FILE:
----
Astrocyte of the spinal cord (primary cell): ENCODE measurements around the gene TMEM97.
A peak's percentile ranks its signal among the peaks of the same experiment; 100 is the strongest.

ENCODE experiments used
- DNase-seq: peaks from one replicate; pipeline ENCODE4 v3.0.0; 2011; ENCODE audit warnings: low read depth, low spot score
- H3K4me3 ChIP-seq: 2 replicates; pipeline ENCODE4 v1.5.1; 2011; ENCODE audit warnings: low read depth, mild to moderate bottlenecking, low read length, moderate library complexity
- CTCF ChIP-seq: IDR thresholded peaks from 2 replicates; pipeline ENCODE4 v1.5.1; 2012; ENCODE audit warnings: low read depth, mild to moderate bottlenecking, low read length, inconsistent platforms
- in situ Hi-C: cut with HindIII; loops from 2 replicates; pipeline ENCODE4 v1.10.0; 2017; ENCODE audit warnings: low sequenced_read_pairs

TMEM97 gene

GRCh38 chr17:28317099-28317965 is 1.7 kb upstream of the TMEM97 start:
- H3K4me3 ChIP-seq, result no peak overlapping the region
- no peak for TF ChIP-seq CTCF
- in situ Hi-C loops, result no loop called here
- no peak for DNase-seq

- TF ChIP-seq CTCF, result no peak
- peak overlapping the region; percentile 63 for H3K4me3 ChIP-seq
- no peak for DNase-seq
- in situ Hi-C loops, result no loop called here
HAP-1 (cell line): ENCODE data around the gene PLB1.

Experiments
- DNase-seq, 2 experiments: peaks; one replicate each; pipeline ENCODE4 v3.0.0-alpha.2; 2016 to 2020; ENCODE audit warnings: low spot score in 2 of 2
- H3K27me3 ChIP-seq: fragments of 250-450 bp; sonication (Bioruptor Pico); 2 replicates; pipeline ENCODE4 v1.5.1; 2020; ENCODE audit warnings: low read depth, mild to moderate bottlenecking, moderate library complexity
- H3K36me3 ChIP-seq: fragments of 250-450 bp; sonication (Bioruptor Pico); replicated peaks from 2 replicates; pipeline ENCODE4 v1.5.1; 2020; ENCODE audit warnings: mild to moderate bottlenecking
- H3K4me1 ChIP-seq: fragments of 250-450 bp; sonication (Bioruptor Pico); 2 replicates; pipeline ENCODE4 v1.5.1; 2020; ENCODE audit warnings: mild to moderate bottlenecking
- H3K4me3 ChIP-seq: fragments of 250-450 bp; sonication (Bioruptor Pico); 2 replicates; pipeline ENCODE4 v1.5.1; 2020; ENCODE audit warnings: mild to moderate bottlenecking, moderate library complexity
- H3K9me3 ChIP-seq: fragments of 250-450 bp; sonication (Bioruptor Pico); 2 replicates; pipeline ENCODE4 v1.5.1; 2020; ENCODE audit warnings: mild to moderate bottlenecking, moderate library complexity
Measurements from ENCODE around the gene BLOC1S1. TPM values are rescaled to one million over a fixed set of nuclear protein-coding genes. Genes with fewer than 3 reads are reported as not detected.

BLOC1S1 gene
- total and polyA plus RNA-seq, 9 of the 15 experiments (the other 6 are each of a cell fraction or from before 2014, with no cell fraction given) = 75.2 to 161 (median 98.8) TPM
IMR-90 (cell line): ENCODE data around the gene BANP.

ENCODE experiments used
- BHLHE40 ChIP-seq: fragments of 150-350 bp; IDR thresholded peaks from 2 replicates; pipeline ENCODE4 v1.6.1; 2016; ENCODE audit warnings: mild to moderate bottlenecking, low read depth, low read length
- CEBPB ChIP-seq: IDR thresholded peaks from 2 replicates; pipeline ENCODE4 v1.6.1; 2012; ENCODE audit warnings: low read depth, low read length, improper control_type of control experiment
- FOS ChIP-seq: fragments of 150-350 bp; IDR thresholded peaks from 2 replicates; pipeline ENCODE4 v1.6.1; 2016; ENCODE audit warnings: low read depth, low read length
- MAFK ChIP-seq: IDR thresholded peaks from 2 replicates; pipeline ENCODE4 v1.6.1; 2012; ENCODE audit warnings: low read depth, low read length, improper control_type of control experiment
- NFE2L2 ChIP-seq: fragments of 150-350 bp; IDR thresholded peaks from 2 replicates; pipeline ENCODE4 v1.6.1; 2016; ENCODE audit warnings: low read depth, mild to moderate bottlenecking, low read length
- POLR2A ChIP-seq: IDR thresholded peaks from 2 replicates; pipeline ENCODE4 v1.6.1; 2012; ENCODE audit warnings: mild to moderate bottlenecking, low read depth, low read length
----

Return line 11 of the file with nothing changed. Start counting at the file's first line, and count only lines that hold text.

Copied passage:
- no peak for TF ChIP-seq CTCF